History . I love to check at a jockey’s performance history in the app. If a jockey consistently places in first, second, or third no matter what horse he or she is riding, it’s a good indicator of talent. If I see a good jockey riding a horse for the first time that has always finished in the middle of the bunch, I might place a bet on that horse, justification that with the jockey’s added ability this middle of this pack horse has a fantastic prospect of finishing in the top two spots.
I also check to find the history of a jockey with a specific horse. If I see that a horse and jockey have consistently finished in the top few places together, there is a good chance they will finish in the top 3 spots in the race that I am betting on.
Consider the odds. For every race, every horse will have the likelihood of it winning alongside its title in the app. The best way to win would be your horse with the lowest odds. While past performance does not guarantee future results, the figures reveal that over time going for the race preferred pays off. If you:
Bet the race favorite to win, » he pays off 33% of their time.
Bet the race favorite to place (comes in 1st or 2nd), the preferred pays off 53% of the time.
Bet the race favorite to reveal (comes from 1st, 2nd, or 3rd), the preferred pays off 67% of their time.
Therefore, if you’re looking for a simple way to handicap horses that gives you a good chance of a little return on your money, just bet the race favorite to show.Watch the horse in the paddock. This is my favorite way to handicap a horse. Before every race, the horses are paraded around in a place of the trail known as the paddock. It gives you a chance to see how the horse looks and is behaving before the race begins. Once I have winnowed my list of choices to two or three horses using the info from the program, I love to go on to the paddock to take a gander at the way the horses look. Just like you and me, horses have good and bad days. Sometimes when you awake in the morning you’re raring to go along with other times you come down with a case of the Mondays. Same with horses.
Watch the horses to see how they’re behaving. Do they look peppy and excited to race? Mopey and Eeyore-like? Check to see whether a horse is sweating a good deal. You can tell he’s sweating because he’ll have large dark splotches on his coat. If he’s sweating a good deal, it likely means the horse is anxious. Sweat spots by the kidneys demonstrate that the horse isn’t feeling good, so you may want to pass on him. Some horses will act really jittery in the paddock–turning in circles, biting, rearing. As soon as it’s a indication that the horse gets some spunk, he’s squandering all his energy at the paddock rather than saving it for the race. Proceed with the alert, but calm horse.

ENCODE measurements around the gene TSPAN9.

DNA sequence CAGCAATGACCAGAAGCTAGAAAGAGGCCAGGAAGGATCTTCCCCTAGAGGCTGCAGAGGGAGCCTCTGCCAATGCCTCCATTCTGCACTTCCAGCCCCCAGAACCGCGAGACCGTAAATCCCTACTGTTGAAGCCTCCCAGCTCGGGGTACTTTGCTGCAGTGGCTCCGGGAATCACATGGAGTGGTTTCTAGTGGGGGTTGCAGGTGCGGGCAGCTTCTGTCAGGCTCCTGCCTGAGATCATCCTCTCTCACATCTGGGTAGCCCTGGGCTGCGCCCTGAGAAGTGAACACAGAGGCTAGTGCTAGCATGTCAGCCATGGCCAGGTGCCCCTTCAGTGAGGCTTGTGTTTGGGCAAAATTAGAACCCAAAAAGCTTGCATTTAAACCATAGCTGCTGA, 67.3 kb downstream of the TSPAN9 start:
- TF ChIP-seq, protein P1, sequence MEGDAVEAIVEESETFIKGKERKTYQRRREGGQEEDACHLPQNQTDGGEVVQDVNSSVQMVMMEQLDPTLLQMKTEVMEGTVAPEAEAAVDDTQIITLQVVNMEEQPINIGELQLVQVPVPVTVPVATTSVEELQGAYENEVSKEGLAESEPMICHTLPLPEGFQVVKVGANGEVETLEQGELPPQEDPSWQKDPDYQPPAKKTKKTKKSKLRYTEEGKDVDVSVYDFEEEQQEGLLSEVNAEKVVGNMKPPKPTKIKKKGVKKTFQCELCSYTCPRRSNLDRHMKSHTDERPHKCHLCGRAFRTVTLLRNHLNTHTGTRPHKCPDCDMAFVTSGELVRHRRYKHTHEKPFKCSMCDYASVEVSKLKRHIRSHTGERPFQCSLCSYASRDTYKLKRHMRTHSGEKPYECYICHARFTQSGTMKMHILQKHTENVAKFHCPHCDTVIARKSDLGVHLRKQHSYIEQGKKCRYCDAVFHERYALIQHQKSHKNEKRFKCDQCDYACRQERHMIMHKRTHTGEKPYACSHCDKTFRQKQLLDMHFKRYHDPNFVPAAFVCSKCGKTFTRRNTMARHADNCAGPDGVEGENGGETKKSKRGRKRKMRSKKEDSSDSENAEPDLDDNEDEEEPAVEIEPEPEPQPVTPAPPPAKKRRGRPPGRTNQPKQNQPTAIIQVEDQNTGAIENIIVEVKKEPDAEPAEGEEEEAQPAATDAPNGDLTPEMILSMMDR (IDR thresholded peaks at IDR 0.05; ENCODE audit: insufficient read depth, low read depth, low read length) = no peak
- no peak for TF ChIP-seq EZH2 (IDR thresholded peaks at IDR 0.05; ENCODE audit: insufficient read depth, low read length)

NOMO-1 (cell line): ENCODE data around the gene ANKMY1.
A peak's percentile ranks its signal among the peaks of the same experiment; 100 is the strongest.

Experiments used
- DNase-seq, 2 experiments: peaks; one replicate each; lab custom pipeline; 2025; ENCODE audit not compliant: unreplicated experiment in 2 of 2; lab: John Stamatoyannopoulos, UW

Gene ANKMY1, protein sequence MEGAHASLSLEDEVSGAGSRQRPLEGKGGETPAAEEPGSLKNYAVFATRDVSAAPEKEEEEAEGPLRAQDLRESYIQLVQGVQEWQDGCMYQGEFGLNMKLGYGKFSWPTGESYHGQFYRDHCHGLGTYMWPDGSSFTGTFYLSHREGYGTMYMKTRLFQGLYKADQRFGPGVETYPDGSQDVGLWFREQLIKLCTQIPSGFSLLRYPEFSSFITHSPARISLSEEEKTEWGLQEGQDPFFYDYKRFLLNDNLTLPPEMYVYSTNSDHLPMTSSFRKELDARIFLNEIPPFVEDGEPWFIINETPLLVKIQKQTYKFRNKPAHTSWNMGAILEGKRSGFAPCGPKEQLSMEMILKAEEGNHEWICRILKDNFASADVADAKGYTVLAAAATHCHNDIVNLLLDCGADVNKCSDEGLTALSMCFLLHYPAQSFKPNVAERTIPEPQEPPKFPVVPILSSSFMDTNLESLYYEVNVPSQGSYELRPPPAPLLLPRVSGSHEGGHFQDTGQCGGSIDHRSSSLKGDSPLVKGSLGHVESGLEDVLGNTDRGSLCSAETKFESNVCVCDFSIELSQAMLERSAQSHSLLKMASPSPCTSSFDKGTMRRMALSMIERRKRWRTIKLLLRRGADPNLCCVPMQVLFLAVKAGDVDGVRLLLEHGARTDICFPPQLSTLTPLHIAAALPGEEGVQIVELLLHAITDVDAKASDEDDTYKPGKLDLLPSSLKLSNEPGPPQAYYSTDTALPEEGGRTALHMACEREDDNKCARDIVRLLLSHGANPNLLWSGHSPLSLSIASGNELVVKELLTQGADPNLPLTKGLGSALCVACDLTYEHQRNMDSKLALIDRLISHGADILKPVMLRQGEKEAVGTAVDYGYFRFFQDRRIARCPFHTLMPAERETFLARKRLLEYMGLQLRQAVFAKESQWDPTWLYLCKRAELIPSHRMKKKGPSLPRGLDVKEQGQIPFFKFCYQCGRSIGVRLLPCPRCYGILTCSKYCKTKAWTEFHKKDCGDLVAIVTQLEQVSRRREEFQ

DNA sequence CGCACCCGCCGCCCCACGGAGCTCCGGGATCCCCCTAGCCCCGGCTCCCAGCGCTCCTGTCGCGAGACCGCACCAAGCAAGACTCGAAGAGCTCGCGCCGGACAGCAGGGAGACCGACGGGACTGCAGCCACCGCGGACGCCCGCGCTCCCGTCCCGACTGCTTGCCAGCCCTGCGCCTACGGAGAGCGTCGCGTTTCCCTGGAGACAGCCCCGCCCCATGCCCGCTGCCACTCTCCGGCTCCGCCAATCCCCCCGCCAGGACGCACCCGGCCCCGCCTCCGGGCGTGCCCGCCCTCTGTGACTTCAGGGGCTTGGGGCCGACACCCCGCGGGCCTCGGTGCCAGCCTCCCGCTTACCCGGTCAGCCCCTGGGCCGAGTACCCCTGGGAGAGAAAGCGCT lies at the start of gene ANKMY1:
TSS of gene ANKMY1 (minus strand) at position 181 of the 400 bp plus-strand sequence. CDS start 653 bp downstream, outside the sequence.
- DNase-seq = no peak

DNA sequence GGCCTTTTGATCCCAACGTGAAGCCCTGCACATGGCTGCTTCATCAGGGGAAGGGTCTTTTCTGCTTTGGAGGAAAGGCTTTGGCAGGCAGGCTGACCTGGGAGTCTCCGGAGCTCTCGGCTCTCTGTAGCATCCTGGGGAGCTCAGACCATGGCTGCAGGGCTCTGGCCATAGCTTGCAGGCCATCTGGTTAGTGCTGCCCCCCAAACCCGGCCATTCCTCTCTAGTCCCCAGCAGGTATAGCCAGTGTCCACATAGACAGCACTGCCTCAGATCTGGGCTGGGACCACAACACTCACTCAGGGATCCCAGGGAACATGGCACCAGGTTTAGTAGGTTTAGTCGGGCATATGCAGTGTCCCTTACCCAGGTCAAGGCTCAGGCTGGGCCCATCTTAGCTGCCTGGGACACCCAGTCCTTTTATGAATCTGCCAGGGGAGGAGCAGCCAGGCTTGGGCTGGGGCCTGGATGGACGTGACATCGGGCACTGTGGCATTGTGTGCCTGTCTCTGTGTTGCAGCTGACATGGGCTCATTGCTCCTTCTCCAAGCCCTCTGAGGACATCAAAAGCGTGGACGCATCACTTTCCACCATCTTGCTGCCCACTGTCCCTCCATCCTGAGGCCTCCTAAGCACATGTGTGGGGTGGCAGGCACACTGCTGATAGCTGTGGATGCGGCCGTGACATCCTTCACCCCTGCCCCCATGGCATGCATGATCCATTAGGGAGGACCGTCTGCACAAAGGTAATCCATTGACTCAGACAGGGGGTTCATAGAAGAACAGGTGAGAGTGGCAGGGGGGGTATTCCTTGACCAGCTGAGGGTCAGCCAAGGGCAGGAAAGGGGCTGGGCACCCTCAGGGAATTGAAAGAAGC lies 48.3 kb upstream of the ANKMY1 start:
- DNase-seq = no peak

Looking for all these signs with the horses is not very scientific, but it is a lot of fun.
Random, superstitious factors. Of course, it is possible to simply use some random superstitious factor to handicap your horse. You can pick the horse that’s wearing your lucky number or your favorite colour. Or you can select the horse since you prefer the title. A good deal of racegoers have their own silly disability factors they use. Come up with your own.
Last Minute Tips
You don’t need to bet on every race. For the newcomer, the temptation would be to bet on each and every race in the app. Even though there’s definitely one horse which will win every race, the astute horseplayer culls that the entire program for the best bets and might, possibly, only wager a couple of races out of the full card (card would be the term for all the races that day).
Decide on a budget and bring cash in that sum. If you believe you may get carried away with your gambling, only bring a set quantity of money. When it is done, you’re done.
Wear a hat. There are few venues nowadays where a hat does not look strange. The racetrack is one of them